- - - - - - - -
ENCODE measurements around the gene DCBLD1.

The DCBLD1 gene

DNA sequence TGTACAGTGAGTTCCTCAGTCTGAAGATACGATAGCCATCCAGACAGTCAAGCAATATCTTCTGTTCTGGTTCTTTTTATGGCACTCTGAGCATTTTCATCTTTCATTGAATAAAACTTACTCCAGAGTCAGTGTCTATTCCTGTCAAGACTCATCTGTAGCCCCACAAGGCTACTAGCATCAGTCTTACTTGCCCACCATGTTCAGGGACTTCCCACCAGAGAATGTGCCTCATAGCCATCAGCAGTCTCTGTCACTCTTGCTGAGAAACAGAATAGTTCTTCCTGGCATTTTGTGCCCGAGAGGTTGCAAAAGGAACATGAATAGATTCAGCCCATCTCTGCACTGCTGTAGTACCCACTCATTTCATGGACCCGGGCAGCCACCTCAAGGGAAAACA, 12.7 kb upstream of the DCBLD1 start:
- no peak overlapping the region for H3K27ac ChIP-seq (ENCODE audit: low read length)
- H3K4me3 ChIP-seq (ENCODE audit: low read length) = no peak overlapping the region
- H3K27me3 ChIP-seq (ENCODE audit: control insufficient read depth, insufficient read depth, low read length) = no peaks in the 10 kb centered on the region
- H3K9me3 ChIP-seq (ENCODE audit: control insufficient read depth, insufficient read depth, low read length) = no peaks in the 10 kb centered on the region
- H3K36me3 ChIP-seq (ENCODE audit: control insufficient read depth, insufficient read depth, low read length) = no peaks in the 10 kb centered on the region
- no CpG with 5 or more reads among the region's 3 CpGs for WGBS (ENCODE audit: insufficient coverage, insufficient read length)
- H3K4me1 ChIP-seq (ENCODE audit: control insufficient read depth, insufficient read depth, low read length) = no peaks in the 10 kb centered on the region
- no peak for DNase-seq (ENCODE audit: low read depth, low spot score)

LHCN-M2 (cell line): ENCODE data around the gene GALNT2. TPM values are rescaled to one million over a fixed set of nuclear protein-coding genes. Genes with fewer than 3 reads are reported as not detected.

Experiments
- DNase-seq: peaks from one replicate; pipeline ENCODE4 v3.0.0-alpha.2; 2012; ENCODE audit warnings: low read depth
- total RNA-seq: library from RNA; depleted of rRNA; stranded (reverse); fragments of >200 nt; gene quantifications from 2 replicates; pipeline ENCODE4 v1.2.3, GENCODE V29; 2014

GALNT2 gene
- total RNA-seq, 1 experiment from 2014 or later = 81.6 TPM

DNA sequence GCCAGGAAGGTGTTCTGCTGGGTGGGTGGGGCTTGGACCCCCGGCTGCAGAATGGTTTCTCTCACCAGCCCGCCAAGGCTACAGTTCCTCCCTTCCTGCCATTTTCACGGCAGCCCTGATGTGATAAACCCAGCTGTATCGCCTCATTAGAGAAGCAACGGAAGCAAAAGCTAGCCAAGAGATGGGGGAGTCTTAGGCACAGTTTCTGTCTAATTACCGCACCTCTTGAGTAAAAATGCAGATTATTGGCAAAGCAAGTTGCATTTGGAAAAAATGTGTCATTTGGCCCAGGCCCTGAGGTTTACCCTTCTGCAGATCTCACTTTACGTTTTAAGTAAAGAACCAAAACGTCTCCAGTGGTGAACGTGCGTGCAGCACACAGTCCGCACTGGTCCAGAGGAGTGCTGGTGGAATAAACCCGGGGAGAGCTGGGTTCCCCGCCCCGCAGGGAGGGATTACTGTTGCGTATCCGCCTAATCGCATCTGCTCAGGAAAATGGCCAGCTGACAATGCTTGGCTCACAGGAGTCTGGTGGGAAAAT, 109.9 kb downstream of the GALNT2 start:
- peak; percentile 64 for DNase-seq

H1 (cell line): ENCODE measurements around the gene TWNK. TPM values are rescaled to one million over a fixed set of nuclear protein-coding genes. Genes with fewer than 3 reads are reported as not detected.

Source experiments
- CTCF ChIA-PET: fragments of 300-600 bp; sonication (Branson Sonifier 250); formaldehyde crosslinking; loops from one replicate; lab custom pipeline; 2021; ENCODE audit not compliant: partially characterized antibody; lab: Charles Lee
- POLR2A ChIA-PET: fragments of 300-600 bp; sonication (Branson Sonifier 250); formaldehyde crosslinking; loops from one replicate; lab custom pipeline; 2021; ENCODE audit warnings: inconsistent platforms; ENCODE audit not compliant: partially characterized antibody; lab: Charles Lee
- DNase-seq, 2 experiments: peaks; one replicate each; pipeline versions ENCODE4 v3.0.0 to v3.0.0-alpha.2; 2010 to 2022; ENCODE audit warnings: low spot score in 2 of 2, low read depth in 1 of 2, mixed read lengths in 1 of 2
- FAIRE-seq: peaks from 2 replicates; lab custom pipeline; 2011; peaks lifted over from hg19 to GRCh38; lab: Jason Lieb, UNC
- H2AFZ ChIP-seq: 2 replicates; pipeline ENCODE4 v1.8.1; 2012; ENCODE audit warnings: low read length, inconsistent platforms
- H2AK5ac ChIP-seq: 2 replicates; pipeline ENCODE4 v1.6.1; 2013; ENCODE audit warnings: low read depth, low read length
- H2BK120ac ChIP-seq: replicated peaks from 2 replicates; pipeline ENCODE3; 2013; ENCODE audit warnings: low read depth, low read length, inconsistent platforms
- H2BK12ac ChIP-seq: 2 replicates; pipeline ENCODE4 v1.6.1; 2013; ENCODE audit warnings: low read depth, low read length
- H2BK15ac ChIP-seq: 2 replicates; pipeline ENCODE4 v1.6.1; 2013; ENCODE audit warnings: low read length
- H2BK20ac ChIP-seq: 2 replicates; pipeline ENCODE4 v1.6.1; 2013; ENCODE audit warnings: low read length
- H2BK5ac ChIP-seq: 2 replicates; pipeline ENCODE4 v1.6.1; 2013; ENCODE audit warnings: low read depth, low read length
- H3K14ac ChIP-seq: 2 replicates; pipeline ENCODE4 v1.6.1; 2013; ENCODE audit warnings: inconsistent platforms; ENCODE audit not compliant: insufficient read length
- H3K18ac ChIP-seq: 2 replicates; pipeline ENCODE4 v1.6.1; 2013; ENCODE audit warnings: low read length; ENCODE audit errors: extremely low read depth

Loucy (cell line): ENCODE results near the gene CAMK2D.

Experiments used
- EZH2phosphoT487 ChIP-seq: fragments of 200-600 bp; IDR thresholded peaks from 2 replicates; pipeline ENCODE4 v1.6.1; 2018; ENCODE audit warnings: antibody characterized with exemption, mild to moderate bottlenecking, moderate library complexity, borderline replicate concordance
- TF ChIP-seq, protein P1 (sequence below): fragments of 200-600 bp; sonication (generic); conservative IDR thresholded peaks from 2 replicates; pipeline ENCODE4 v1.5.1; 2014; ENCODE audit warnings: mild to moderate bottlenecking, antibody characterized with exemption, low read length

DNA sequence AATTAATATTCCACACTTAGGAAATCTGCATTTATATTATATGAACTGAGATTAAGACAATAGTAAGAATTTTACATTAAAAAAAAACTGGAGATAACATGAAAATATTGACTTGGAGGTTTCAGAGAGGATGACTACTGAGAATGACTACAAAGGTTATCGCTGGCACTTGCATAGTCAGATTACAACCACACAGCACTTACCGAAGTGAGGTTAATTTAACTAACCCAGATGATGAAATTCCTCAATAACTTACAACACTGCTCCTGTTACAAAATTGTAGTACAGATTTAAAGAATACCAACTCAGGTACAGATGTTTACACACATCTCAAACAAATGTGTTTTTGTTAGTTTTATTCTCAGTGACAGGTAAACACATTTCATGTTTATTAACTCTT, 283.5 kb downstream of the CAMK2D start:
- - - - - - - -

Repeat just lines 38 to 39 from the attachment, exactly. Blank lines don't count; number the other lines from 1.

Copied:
- TF ChIP-seq, protein P1 (sequence below): fragments of 200-600 bp; sonication (generic); conservative IDR thresholded peaks from 2 replicates; pipeline ENCODE4 v1.5.1; 2014; ENCODE audit warnings: mild to moderate bottlenecking, antibody characterized with exemption, low read length

DNA sequence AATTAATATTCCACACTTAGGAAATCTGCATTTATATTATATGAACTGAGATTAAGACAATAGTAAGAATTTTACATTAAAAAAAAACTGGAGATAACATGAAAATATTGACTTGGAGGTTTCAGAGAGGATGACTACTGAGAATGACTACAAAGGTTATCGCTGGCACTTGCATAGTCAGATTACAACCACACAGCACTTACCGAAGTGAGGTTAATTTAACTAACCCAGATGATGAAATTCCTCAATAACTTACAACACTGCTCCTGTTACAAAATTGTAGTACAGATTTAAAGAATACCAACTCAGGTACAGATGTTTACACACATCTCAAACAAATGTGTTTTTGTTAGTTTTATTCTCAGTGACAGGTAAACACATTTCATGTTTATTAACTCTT, 283.5 kb downstream of the CAMK2D start: